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Preventing another Tivoli disaster

Published:Sunday | December 6, 2015 | 12:00 AM

I heard the loud, low-frequency, thundering explosions from miles away. I saw the gleam of a gently banking aircraft as it slowly circled high above the military-like 'action' going on in Tivoli Gardens. It was all so surreal - like a scene out of an action movie or the televised CNN coverage of a war zone during a military skirmish or the suppression of an uprising in some volatile corner of the world.

I still don't know whether to call it a siege, an incursion, an invasion, a suppression, a rescue/liberation, a military exercise, a dismantlement, a police action or a security force mission to execute an arrest warrant for the popular, influential and infamous don, Christopher 'Dudus' Coke.

Some people from that small sector of the Jamaican society attempted a secession. This didn't happen overnight; it slowly built and grew and strengthened until the dissidents and hired mercenaries became bold enough to erect potentially deadly booby-trapped barricades and arm themselves to defend 'their territory', its 'President' and their way of life. Some asserted, "We will die for Dudus!"

This was the antithesis of the peaceful, prosperous and humble model community that Tivoli Gardens was meant to be. This was the unexpected and unwanted fruit of the seed of hope for an entire community.

Tivoli Gardens was the brainchild of Edward Seaga. He converted 'Back-o-Wall' (a criminal-infested, squatter settlement of cardboard and wooden shacks, with no infrastructure) into Tivoli Gardens - an organised residential community espousing sports, culture and education (circa 1963). Such utopian dreams are doomed to fail horribly unless the stakeholders are empowered, untethered and self-sufficient.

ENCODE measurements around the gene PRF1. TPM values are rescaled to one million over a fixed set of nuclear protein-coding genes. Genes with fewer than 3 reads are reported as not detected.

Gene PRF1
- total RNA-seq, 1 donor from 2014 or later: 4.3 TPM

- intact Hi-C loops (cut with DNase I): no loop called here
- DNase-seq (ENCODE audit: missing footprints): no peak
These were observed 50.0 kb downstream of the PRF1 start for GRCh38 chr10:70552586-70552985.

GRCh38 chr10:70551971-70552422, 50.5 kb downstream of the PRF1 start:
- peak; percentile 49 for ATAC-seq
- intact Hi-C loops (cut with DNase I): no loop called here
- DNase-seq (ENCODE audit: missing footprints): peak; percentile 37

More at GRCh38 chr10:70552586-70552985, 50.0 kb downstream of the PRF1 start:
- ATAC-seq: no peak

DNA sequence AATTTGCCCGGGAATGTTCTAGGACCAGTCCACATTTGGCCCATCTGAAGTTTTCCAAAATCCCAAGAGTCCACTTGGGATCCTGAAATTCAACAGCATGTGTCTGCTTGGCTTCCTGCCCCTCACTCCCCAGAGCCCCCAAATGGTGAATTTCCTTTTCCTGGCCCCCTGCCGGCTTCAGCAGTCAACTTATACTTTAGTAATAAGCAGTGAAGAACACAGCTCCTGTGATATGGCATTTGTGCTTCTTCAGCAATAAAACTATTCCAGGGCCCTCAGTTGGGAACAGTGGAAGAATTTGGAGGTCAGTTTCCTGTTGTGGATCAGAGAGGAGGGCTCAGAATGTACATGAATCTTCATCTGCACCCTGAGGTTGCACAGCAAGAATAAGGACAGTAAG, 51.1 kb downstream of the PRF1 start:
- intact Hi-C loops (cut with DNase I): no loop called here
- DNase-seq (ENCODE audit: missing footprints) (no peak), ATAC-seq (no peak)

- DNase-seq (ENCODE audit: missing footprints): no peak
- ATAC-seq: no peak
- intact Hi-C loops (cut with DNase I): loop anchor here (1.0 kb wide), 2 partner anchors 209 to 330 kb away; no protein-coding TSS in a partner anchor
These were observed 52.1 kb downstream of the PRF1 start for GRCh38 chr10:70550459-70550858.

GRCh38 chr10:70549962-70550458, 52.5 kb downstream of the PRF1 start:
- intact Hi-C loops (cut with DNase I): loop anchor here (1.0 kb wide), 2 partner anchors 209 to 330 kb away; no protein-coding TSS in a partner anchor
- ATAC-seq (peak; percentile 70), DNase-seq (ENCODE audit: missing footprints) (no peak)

But politicians held sway there until they could no longer afford to nurture and support the dependent/needy masses. Soon, from within the rank and file, there arose a leader who employed 'unorthodox methodologies' to support and control that entire community.


Blind eye


Given the antecedent social programming of our garrison citizens, it took a strong will and strong-arm tactics to manage such a precinct. Although it was common knowledge that ill-gotten gains were being used to finance the Tivoli administration, some weighed the good against the bad while others turned a blind eye to the stronghold that was favoured by so many politicians. The security forces, having been warned off and repelled repeatedly, hibernated in idle mode from a watchful distance and the utility companies labelled it a 'red zone', where fees remained uncollected.

But, as is the case when things run counter to law and order, the 'President' overreached his boundaries, international and local pressures were brought to bear, and the administration was forced to enucleate that nefarious nidus in May 2010.

The defence force and our militarised police force fought their way into Tivoli - homes were damaged, some destroyed, citizens were injured, many were traumatised and dozens of lives were lost. Pictures of dead bodies piled into trucks leaked into cyberspace. Questions about the circumstances of homicides swirl to this day. Were they armed combatants, extrajudicial victims, executed by gunmen or collateral casualties?

I expect that the findings of the West Kingston commission of enquiry will contain many truths, but some falsehoods will remain. In the meantime, we ask ourselves, how we can prevent a recurrence of those horrendous events?

- A country must never ignore any community, no matter how unstructured.

- Politicians must empower constituents and never just support them financially.

- The law of the land must be manifest everywhere; never accede to any local area leader/strongman/don.

- Sustained social programmes are of paramount importance.

- Security forces must entrench themselves deep within the social fabric of poor communities, gain trust and be present outside of conflicts/emergencies.

- If all else fails and there is necessary police/military action, each squad should be accompanied by security force personnel who are trained ethicists.

- All detainees should be immediately transported to a central holding point. Rounding up people in small groups supervised by limited personnel lends itself to potential atrocities.

- Immediately following any action, there should be a specially convened civilian accountability committee to hear and document all occurrences, non-fatal and fatal casualties. The recollections of events are severely warped by external influences and the passage of time.

- Garth A. Rattray is a medical doctor with a family practice. Email feedback to and